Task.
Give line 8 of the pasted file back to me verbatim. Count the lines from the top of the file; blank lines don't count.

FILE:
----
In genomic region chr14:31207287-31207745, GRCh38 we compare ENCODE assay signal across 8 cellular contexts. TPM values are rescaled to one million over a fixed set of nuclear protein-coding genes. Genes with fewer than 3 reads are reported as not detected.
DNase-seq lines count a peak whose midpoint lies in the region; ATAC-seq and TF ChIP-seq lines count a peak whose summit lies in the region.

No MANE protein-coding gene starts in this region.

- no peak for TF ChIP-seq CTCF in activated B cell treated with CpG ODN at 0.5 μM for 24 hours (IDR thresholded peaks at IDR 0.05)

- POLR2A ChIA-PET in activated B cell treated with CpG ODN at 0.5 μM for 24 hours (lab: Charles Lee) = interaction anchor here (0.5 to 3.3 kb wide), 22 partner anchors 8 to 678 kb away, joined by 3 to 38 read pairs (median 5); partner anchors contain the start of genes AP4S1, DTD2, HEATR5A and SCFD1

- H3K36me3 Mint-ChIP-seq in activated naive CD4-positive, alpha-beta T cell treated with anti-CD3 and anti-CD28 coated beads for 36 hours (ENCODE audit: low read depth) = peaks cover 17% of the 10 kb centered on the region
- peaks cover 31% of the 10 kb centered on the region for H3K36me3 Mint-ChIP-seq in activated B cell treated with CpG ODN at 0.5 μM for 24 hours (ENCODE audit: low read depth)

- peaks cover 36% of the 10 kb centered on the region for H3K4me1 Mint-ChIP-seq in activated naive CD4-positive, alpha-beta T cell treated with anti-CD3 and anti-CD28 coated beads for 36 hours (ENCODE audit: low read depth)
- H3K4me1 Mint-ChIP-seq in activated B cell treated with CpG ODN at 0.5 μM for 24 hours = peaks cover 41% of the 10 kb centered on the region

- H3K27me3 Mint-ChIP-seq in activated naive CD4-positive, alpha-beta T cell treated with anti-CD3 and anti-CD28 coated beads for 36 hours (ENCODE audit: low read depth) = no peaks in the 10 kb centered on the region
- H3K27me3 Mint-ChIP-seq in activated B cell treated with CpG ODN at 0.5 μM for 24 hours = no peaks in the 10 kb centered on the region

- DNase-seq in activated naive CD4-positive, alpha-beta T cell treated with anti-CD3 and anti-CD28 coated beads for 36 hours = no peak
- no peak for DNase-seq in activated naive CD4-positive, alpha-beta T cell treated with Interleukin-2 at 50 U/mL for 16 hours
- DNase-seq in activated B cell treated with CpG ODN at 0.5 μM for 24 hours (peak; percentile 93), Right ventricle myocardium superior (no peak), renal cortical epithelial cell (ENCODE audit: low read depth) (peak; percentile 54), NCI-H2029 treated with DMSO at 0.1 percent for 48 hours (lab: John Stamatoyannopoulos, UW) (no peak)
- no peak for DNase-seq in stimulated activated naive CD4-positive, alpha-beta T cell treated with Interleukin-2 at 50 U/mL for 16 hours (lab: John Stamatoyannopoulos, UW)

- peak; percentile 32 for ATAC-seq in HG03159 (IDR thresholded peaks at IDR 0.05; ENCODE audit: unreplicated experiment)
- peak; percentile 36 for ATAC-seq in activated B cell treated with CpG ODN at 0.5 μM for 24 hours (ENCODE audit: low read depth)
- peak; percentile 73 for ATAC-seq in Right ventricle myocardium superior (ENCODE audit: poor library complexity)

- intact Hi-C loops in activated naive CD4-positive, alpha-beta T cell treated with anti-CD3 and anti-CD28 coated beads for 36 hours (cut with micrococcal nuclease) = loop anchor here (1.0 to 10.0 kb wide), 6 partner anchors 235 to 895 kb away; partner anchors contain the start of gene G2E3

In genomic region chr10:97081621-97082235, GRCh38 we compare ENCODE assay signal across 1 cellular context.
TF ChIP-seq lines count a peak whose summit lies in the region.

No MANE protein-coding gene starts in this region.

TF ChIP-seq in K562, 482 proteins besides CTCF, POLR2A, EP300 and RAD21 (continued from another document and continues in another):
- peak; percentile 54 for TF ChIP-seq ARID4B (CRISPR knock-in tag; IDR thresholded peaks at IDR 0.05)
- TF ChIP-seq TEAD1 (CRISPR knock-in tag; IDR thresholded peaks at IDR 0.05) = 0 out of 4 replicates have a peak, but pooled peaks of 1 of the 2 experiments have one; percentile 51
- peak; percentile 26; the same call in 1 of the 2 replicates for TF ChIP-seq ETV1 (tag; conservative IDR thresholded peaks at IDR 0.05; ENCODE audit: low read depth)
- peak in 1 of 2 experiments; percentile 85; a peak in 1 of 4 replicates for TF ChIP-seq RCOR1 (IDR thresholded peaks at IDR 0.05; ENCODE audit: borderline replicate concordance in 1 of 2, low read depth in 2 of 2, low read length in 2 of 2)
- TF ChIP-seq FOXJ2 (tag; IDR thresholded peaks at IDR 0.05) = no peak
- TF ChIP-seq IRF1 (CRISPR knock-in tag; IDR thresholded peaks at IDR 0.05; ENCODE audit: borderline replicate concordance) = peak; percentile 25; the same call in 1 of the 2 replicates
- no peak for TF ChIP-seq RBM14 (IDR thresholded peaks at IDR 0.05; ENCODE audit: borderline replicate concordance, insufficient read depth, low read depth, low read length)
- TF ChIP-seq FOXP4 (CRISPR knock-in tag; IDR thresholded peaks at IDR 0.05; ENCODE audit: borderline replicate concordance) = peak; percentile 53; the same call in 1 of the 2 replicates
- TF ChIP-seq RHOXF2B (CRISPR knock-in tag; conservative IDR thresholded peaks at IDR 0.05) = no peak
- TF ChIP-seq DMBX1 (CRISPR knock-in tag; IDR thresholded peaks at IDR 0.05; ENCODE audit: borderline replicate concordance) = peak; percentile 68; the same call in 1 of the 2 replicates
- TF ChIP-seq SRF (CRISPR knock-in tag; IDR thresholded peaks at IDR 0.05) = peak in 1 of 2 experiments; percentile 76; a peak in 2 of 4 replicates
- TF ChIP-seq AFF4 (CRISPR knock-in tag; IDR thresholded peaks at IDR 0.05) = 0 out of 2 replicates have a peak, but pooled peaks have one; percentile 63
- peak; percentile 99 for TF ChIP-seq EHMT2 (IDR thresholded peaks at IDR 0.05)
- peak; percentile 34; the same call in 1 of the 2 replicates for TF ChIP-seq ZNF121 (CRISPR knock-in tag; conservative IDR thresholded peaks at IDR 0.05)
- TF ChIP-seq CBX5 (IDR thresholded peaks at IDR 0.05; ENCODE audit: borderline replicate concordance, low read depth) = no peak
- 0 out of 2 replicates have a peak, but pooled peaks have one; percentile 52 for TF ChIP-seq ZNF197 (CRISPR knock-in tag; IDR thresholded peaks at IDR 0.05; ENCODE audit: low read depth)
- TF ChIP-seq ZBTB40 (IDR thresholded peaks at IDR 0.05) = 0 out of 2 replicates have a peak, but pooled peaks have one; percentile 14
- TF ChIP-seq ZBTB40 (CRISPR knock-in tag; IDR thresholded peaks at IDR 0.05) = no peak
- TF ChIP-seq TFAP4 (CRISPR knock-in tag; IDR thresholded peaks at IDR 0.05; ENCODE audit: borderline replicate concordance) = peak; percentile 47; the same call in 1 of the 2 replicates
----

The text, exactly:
- peaks cover 36% of the 10 kb centered on the region for H3K4me1 Mint-ChIP-seq in activated naive CD4-positive, alpha-beta T cell treated with anti-CD3 and anti-CD28 coated beads for 36 hours (ENCODE audit: low read depth)